By now, you can probably guess how critical and important water was to pre-Columbia civilizations in Mexico. Unlike the Andes highlands of Peru, you will find temples of Rain God in many places here. Tenochtitlan, the capital of Aztec at approximately 2,200 meters above sea level, was a magnificent artificial island built around an islet of Lake Texcoco (that you can no longer see) with interconnecting canals of Chinampa farming technique. One can still imagine just how grand it was by visiting and taking a boat ride (photo at right) of these beautiful working “floating gardens” at the Xochimilco district in the southern part of the city.

Aztec Empire crumbled in 1521 when Herman Cortes led the Spanish conquerors and some indigenous allies to defeat it and killed its king. Cortes founded the Mexico City on top of the ruined Aztec capital Tenochtitlan whose name was lost in memory by most.

Fast forwarded 400 years to the early 20th century Mexico, we were met by arguably the most famous citizens and biggest attraction in its modern history - the extraordinary Mexican artists couple Diego Rivera and Frida Kahlo. Posters all over the city reminded us the centennial celebration of Frida’s birth. Although we missed the centennial exhibit of her work in Mexico City, we were lucky enough to catch it 6 months later at the Philadelphia Museum of Art.

There have been numerous books, films, and articles on both of Diego and Frida, including a wonderful 2002 biographic movies Frida where the talented look-alike Mexican actress Salma Hayek played Frida (and almost won a Oscar for it). I don’t need to repeat the tidbits and trivia such as her deformity of her right leg and foot due to polio at age 5; her severe lifelong lasting pains and over 30 surgeires after multiple injuries she suffered, including a broken spinal column, from a bus ride at age 17; and that she married the womanizing 21-years older Diego over her parents’ initial objection. Their fiery love and the turbulent marriage with each other (and affairs) is legendary. They married each other twice; the first time in 1929 when Frida was 22 and Diego was 41. They remarried again in 1940 after their long separation and final divorce only one year earlier. According to unconfirmed stories, Diego ate some of her ashes after Frida was cremated; that is "madly in love"!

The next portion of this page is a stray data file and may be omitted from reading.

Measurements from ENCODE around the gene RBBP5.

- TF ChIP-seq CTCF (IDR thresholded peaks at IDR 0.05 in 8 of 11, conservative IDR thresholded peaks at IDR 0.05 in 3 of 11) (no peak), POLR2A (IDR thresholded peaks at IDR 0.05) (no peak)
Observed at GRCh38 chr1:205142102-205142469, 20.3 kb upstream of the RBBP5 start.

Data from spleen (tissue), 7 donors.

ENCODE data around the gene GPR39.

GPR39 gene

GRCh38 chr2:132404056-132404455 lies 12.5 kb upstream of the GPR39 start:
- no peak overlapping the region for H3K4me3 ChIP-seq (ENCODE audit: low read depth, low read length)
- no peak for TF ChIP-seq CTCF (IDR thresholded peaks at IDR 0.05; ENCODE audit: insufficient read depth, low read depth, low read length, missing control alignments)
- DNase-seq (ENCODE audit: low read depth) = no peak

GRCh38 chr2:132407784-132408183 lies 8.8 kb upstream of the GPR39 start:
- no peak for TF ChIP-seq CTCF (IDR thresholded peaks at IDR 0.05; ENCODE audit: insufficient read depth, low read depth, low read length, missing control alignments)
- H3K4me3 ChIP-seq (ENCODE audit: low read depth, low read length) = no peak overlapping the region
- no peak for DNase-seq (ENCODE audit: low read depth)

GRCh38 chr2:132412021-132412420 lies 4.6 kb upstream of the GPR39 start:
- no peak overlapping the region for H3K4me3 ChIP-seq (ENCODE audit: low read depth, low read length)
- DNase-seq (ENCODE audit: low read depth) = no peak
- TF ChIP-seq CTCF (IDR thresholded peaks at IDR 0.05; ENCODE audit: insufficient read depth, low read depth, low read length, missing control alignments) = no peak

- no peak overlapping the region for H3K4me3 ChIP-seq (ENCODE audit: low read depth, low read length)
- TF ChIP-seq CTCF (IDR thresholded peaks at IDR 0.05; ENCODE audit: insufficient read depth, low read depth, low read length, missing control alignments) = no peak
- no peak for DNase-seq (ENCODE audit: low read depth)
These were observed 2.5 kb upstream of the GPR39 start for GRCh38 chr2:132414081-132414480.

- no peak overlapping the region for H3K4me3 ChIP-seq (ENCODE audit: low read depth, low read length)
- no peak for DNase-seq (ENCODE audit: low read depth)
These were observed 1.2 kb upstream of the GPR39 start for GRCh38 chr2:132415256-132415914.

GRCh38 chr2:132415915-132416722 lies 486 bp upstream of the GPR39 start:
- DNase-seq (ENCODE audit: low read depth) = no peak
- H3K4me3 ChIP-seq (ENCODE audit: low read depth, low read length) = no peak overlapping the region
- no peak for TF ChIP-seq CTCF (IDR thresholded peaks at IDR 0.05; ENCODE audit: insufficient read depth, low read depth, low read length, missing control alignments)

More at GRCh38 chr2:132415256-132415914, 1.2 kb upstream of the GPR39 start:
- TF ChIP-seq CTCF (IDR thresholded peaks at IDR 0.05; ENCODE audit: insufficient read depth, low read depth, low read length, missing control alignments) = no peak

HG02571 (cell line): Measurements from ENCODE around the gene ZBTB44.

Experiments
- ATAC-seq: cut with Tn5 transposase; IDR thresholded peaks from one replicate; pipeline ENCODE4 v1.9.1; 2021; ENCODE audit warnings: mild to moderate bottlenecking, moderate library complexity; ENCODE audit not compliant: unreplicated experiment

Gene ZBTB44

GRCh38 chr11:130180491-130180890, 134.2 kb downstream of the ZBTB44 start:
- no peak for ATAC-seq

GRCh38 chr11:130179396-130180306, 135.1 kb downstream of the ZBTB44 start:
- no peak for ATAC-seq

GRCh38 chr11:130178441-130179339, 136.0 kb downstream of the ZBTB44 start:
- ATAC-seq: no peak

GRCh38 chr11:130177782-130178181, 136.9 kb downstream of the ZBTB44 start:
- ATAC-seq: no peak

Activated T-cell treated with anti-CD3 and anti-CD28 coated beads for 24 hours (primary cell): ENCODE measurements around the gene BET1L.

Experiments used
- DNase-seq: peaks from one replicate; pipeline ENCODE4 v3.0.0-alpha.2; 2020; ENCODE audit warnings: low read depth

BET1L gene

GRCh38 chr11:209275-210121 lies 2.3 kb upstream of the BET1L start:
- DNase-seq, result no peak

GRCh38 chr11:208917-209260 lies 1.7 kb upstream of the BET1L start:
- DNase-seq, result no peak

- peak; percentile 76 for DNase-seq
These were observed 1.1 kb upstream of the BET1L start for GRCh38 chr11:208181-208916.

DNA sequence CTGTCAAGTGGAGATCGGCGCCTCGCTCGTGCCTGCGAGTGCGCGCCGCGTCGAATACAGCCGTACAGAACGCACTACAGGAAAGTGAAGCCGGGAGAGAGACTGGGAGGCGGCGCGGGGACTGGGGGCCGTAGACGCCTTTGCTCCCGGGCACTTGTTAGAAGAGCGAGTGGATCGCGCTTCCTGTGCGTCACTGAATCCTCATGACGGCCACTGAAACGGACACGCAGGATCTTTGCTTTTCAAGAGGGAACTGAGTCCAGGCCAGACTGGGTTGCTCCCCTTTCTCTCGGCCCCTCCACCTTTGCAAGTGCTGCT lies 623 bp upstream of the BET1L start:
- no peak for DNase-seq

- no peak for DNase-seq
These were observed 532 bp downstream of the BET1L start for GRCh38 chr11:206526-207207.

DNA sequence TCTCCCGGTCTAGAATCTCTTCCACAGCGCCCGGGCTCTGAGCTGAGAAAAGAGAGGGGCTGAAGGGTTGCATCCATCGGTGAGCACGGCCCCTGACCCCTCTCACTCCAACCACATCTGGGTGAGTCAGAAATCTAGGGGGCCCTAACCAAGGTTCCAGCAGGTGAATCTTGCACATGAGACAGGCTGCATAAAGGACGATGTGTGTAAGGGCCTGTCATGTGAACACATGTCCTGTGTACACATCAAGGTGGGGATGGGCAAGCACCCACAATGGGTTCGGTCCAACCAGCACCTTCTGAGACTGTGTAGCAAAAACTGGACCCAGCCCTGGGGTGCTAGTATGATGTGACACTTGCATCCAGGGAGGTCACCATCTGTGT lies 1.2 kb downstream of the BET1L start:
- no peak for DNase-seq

To really appreciate their life, you must see at least the following three places when in Mexico City: 1)La Casa Azul (The Blue House) in Coyoacán district: Frida’s birth and death place and home for most of her life. Walking in this house that her father built, you can feel the unconditional love and support of her parents for her throughout her life. The mirror above her bed reminds the visitors her unyielding will to paint. You will also find her ashes (with few ounces missing?) in a pre-Columbian urn in next room, 2) Museo casa estudio Diego Rivera y Frida Kahlo in San Angel district: built by Mexican architect Juan O’Gorman in 1931. The red house-studio of Diego’s and the blue house-studio of Frida’s are connected with a foot bridge on top floor that leads to Frida’s kitchen by stairs. You can picture Frida climb stairs with spinal pain, dragging her crippled legs along from her kitchen to deliver meals she cooked to Diego. 3) Museo Dolores Olmedo Patino, a lovely property in Xochimilco district that has a beautiful garden and collection of their work. Some lesser known early work and paintings other than murals of Diego Rivera can be seen here where his talent is evident as he traveled and spent nearly 15 years as a young artist in European cities such as Madrid, Paris, and experimented in various styles of the time from cubism to post-impressionism. The dedicated room of Frida Kahlo’s work is overwhelming as Frida silently screamed out to the visitors through her expressions of pain and suffering in many self-portraits with vibrant indigenous Mexico colors.